Business regulations, money regulations and savings dilution aren't modern in any way, but they've become the norm. I'd rather see all 3 go away, or at least just become part of the nanny-state economy, not my economies.

Comment: Re:I sell actual things in Bitcoin (Score 2) 293

by dada21 (#43493671) Attached to: Drug Site Silk Road Says It Will Survive Bitcoin's Volatility

Bingo. I may be aligned with the anarcho-capitalists, but I also have no issue with government regulating the people who want government.

I don't care for money stability, I just want a bartering medium that is freed from the pressures associated with money. Bitcoin is unlikely to fund government programs -- and if the day comes that a commodity currency becomes official, it will certainly restrict government to acting within their means.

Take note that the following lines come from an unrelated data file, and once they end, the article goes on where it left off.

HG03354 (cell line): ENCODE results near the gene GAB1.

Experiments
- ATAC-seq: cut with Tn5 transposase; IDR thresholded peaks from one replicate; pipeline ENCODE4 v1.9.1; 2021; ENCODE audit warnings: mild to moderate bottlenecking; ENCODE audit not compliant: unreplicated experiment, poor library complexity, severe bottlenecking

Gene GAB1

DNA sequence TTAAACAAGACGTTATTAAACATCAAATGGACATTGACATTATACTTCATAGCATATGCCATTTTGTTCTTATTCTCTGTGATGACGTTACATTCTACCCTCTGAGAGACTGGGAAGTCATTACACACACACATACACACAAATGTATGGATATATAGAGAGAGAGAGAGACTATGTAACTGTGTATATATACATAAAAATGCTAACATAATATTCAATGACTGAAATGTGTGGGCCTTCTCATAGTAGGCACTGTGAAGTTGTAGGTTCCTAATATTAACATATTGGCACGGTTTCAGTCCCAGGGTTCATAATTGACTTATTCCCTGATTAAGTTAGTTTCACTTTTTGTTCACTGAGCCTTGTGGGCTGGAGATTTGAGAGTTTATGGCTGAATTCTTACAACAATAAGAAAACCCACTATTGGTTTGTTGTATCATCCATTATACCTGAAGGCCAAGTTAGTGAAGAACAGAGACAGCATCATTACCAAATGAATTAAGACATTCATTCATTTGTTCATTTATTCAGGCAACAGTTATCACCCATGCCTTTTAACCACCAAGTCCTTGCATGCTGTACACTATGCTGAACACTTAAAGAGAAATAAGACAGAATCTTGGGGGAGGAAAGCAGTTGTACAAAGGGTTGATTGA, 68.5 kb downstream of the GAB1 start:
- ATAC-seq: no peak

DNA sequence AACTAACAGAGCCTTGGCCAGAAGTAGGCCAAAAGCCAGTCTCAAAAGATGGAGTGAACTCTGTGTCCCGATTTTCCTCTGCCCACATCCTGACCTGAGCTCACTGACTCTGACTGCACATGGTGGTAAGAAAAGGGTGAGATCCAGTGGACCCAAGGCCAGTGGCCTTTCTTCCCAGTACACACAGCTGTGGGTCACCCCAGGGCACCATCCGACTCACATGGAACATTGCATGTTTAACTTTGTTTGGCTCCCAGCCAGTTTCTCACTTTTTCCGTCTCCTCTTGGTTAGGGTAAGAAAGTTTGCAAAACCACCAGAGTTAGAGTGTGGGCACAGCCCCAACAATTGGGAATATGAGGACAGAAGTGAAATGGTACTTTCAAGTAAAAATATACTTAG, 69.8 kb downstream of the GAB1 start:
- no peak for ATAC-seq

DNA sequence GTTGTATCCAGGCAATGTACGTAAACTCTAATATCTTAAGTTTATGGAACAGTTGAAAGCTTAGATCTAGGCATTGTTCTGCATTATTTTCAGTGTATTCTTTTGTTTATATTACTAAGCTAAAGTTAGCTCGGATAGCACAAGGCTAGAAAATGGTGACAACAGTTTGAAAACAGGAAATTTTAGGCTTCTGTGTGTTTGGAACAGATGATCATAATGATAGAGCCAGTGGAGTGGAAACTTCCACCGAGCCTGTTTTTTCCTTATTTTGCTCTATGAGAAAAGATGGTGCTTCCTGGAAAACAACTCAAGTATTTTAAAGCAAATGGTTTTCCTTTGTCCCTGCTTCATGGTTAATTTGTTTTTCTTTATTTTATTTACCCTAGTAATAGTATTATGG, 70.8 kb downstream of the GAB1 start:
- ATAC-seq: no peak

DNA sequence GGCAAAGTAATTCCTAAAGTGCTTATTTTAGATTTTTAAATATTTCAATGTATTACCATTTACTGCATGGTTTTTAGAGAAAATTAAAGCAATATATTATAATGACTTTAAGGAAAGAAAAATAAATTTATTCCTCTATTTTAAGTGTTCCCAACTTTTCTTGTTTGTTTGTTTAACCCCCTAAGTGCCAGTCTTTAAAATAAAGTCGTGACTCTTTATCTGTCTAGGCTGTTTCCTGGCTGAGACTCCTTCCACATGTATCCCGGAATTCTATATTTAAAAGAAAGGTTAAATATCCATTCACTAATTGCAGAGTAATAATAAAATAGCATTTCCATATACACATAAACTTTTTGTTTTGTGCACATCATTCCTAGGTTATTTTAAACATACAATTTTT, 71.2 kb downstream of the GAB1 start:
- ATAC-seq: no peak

I also appreciate that Bitcoin doesn't have the money multiplier effect of credit (cards, loans, etc). People have to live within their means with Bitcoin.

Comment: I sell actual things in Bitcoin (Score 2, Interesting) 293

by dada21 (#43493353) Attached to: Drug Site Silk Road Says It Will Survive Bitcoin's Volatility

I sell physical goods and accept Bitcoin as a payment method. The volatility doesn't bug me at all. While it's only a tiny percentage of overall sales, it's still exciting to see a currency that can actually become a true bartering agent that is freed of non-market forces.

If a seller is concerned with volatility, they should consider not selling their received BTC for fiat currency. It's the number of "we accept bitcoin" sites that accept currency and then immediately convert it to fiat that is one reason for the downward pressure.